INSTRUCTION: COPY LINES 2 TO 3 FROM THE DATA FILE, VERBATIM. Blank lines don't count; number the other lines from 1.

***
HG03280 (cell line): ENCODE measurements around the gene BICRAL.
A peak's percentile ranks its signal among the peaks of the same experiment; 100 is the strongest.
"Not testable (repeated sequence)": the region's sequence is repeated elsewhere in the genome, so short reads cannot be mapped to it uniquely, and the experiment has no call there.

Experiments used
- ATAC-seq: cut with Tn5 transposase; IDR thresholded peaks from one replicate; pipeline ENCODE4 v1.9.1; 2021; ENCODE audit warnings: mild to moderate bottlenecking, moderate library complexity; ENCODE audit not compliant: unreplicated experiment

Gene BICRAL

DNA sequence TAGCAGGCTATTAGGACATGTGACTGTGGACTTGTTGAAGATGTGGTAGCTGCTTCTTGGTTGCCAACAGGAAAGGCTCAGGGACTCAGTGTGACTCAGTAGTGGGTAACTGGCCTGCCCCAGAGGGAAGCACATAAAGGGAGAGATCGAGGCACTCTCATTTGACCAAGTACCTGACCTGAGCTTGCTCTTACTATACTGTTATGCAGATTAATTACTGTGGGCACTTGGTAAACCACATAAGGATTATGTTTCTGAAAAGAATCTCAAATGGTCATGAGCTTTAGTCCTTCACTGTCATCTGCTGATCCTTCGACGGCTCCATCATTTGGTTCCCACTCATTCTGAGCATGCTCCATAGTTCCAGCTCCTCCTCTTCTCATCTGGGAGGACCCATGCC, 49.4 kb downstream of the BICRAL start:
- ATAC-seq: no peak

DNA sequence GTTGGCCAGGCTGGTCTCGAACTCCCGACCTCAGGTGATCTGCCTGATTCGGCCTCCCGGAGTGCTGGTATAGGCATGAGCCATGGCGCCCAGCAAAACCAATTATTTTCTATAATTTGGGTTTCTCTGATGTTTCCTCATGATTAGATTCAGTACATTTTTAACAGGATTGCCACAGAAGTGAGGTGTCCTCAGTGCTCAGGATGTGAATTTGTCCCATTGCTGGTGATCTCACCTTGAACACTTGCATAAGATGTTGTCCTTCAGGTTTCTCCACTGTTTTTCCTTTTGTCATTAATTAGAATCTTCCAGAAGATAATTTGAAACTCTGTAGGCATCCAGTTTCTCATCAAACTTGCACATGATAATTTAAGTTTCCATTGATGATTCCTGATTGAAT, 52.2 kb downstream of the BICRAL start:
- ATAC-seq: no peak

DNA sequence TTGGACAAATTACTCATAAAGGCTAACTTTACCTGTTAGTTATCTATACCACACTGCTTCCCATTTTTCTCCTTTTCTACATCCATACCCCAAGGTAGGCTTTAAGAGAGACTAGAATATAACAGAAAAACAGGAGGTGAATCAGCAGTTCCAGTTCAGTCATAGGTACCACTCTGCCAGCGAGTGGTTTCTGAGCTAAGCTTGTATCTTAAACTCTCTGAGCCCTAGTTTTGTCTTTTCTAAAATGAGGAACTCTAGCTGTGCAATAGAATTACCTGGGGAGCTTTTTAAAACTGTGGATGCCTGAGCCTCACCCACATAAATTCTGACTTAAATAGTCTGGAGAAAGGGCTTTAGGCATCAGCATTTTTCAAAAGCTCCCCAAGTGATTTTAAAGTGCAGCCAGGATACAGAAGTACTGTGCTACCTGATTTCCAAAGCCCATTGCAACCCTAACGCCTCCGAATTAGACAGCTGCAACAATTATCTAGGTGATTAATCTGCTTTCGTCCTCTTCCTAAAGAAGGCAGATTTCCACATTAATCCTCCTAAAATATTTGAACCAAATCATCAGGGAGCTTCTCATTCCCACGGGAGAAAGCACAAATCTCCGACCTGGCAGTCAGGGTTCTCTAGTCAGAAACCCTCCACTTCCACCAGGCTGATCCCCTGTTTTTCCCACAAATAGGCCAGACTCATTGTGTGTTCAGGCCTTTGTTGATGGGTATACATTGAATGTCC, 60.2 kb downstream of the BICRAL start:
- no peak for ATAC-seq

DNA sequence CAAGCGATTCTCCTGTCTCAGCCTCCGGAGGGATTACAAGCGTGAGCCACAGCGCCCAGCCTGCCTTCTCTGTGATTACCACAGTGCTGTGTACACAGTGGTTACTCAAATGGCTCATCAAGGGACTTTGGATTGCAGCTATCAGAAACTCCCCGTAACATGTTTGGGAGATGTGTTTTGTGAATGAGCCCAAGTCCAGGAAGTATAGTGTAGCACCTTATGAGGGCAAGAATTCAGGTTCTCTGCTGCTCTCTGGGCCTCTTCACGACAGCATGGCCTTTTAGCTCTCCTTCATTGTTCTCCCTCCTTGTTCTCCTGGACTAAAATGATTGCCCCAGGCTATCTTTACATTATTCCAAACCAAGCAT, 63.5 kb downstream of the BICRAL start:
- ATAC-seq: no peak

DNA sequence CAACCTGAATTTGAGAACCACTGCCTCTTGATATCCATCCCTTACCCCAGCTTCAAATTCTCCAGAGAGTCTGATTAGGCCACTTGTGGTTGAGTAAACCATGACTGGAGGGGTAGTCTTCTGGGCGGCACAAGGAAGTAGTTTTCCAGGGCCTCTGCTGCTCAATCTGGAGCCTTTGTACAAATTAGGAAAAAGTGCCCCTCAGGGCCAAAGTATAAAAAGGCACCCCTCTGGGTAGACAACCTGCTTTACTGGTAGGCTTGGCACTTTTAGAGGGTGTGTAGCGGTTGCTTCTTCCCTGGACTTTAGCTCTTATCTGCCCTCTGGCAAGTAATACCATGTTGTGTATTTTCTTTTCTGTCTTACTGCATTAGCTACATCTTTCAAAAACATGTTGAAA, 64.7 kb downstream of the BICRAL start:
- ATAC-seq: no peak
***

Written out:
A peak's percentile ranks its signal among the peaks of the same experiment; 100 is the strongest.
"Not testable (repeated sequence)": the region's sequence is repeated elsewhere in the genome, so short reads cannot be mapped to it uniquely, and the experiment has no call there.